• Business owners not only have to keep track of personal dates, but also those relating to their business.  Corporate tax deadlines, installment payment due, GST remittances, provincial sales tax, payroll, tax slip remittances, and other applicable dates should be marked on a calendar.  Each year the CRA website ( posts key dates for both individuals and businesses.  Missing these dates may result in penalties and/or interest charges.  Many professionals have association dues that are payable either monthly or annually.


  • Investors may want to make a note of a few important cutoff dates.  This year, February 29 is the last day that you may make a contribution to your RRSP for the 2007 tax year.  January 2 is the first day you may make a contribution to your RRSP for the 2008 tax year.  Some individuals wait until they receive their 2007 Notice of Assessment to be certain of their actual 2008 RRSP contribution limit.  CRA provides a buffer of $2,000 for individuals who prefer to estimate early.
  • Investors who are saving monthly through pre-authorized contributions should mark these dates on their calendar (generally the last day of the month).  People living off their investment income may request a monthly “expected income report” for 2008.  This report outlines the dividend and interest payments for the upcoming year and when those amounts will be paid.
  • Make a note of the maturity dates of your investments along with redemption rights and other important dates specific to your portfolio.  Other dates that may be worth noting are when tax slips are required to be mailed.   February 29 is the regulatory mailing date for T4A and T5 slips and March 31 is for T3 and T5013 slips.  Investors who have cash or margin accounts should also be aware of the tax loss selling dates for Canada and the US each year in December.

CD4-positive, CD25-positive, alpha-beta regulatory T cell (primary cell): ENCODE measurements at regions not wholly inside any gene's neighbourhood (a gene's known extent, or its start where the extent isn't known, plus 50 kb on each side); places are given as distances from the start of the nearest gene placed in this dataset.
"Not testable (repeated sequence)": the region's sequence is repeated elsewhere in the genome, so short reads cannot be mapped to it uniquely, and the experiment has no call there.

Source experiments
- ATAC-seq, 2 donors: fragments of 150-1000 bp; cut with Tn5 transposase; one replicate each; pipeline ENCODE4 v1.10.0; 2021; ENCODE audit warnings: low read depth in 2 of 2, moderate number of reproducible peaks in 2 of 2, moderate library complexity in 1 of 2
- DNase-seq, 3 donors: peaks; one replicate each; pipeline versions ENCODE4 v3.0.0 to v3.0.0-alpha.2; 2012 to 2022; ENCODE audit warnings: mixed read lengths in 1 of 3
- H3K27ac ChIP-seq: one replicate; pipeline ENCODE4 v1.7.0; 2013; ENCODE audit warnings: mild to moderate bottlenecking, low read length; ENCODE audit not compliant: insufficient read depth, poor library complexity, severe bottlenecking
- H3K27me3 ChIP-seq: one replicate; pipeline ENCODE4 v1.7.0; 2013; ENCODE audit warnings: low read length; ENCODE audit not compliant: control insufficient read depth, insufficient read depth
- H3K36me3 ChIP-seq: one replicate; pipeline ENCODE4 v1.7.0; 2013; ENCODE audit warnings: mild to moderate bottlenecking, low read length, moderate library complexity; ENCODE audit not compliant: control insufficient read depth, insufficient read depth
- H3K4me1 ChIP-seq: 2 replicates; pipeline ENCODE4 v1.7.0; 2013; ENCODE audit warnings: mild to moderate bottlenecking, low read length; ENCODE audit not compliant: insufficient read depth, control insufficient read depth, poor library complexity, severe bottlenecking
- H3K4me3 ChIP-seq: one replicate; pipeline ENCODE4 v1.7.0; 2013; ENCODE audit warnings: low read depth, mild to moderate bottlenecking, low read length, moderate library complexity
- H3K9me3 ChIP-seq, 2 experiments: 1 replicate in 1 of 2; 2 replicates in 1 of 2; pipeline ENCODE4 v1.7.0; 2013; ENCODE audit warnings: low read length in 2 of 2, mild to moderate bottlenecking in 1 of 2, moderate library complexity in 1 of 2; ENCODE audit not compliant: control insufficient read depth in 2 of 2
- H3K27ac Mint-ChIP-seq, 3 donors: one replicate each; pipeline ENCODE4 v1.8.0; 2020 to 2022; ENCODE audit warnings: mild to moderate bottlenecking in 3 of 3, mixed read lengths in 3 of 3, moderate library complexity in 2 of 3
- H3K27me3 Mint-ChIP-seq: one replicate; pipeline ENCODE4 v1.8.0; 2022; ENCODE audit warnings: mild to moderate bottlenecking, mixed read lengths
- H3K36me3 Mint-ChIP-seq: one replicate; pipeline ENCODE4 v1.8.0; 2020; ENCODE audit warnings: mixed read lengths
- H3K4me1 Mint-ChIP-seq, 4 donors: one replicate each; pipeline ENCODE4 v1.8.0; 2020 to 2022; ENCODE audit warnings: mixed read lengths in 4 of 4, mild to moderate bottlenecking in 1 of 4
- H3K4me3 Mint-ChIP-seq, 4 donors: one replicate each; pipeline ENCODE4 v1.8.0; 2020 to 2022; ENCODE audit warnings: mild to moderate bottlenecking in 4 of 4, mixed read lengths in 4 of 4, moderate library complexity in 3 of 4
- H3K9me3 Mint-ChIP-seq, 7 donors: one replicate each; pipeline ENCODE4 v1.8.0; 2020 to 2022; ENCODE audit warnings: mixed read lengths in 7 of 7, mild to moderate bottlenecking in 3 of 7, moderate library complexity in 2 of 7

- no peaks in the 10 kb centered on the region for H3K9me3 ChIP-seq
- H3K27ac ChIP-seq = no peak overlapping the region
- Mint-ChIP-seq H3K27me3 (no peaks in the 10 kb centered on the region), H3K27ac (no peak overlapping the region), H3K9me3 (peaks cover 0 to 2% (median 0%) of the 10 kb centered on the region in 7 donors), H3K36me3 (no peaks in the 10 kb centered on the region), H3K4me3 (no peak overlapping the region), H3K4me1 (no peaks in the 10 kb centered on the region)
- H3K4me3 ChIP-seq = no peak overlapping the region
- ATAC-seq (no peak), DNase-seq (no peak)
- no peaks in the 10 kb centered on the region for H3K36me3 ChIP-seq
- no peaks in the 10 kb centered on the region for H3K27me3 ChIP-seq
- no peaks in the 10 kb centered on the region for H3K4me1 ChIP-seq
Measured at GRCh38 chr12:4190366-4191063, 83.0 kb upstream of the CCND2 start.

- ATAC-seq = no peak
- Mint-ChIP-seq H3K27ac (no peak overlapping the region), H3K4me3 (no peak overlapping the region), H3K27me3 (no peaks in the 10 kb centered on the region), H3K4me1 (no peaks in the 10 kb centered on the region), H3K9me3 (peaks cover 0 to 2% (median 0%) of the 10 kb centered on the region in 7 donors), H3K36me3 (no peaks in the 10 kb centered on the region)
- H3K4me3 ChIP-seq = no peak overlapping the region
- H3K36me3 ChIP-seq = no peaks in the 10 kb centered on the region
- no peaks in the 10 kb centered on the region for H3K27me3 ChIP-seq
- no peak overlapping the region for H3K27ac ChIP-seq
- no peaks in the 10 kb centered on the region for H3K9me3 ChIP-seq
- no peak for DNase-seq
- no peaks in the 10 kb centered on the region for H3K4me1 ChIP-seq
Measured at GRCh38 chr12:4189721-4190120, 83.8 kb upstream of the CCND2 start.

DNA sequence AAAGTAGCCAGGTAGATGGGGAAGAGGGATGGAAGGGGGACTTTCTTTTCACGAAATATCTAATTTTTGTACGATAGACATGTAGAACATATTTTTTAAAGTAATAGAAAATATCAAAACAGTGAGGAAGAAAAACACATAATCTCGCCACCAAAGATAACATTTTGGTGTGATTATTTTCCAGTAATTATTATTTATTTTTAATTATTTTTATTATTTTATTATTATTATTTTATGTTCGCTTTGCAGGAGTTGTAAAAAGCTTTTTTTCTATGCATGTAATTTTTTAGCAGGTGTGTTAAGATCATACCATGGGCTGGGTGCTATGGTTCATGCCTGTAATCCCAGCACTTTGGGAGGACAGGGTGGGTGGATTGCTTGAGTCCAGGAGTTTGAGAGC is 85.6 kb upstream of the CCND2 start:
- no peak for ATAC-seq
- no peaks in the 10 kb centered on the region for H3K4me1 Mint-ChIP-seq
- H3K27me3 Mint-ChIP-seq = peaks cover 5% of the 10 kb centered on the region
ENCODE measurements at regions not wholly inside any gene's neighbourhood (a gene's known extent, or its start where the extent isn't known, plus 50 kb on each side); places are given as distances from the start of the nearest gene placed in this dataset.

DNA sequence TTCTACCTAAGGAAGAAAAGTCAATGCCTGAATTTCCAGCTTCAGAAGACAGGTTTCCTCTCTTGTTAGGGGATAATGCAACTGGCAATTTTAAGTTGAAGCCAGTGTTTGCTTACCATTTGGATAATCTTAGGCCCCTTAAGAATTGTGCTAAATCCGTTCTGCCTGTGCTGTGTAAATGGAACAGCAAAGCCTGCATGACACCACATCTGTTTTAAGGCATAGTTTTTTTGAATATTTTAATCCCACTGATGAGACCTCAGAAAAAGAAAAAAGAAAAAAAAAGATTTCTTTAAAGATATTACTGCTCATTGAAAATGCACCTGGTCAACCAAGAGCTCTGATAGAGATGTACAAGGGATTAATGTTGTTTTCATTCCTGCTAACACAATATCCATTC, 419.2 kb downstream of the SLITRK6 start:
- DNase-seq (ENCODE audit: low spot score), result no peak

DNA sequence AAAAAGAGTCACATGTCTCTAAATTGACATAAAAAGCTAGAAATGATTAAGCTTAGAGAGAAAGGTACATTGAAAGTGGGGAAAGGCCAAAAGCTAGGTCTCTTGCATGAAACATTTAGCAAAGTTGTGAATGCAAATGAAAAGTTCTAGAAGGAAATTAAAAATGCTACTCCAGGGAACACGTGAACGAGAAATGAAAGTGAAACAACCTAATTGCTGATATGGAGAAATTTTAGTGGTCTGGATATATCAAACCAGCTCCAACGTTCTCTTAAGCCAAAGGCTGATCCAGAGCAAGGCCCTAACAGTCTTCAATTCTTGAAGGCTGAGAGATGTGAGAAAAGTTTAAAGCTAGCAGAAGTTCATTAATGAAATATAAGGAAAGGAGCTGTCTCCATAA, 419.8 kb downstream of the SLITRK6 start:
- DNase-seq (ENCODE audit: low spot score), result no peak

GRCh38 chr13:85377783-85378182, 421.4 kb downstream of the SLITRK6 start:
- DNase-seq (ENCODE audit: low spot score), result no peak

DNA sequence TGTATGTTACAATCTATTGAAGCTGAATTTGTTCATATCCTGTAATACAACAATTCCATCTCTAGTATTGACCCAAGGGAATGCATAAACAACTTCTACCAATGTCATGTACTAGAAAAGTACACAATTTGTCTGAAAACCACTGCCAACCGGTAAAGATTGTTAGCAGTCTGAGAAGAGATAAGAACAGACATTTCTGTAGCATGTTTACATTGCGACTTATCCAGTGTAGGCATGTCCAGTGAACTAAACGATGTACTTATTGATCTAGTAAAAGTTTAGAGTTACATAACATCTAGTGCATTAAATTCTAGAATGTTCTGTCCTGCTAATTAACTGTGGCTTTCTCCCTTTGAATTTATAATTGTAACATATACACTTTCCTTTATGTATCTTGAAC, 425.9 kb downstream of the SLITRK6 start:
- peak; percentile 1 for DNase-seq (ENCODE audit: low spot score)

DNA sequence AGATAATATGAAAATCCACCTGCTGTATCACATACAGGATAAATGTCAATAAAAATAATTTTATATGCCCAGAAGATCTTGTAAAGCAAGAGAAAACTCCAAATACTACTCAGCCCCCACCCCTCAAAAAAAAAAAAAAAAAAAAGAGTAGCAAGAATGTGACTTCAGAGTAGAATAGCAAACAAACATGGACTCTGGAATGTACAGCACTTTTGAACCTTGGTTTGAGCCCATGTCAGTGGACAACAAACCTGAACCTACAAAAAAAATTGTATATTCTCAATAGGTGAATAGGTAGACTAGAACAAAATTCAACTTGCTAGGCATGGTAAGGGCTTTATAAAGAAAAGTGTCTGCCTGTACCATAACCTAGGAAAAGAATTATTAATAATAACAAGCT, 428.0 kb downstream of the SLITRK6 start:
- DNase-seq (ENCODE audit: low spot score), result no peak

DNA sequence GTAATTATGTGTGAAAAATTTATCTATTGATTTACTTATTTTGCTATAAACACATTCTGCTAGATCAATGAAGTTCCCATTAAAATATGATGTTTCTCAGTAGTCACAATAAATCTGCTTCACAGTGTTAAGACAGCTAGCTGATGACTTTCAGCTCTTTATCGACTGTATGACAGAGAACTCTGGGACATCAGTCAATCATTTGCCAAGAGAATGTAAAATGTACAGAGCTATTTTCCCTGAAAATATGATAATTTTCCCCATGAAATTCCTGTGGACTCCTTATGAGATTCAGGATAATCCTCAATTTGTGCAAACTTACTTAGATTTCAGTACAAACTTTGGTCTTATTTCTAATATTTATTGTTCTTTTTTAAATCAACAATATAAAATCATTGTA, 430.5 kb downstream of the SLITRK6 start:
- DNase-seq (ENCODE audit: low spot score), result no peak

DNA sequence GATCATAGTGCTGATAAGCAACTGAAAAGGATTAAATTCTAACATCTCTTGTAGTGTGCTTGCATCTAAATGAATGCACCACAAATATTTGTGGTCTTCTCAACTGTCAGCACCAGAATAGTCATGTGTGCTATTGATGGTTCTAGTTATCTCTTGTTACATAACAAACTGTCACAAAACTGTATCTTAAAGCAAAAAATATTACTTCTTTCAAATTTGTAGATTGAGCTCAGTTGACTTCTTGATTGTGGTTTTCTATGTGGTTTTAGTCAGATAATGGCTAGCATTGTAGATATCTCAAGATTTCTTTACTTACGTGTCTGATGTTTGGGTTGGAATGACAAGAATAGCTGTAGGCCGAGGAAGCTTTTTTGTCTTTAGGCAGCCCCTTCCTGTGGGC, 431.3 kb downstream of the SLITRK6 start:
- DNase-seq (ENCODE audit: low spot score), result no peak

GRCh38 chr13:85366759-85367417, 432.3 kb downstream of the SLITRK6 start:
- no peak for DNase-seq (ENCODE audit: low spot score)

• The Toronto Stock Exchange, New York Stock Exchange, American Stock Exchange and Nasdaq each have a website where they post the days in 2008 when they are closed for the holidays.


  • Old Age Security (OAS) and Canada Pension Plan (CPP) payments should be set up to be automatically deposited into your bank account.  The following are dates scheduled for automatic deposit for 2008:  January 29, February 27, March 27, April 28, May 28, June 26, July 29, August 27, September 26, October 29, November 26, and December 22.  Individuals receiving OAS, CPP, or EI may obtain their tax slips as early as February 1 online or by February 29 by regular mail.  You should also mark those dates relating to a private pension, annuity payments, and scheduled RRIF payments.  February 29 is the regulatory mailing date for T4RSP and T4RIF tax slips.

The above lists are not comprehensive and we advise you to confirm all dates that pertain to your specific needs.  Once these dates are marked on a calendar you may find excesses some months and shortfalls in other months.

Mapping out your expected cash inflows and outflows early may provide you an opportunity to plan ahead and budget if necessary.  The easiest way to supplement the above is to review your previous year’s bank, credit card, and investment statements.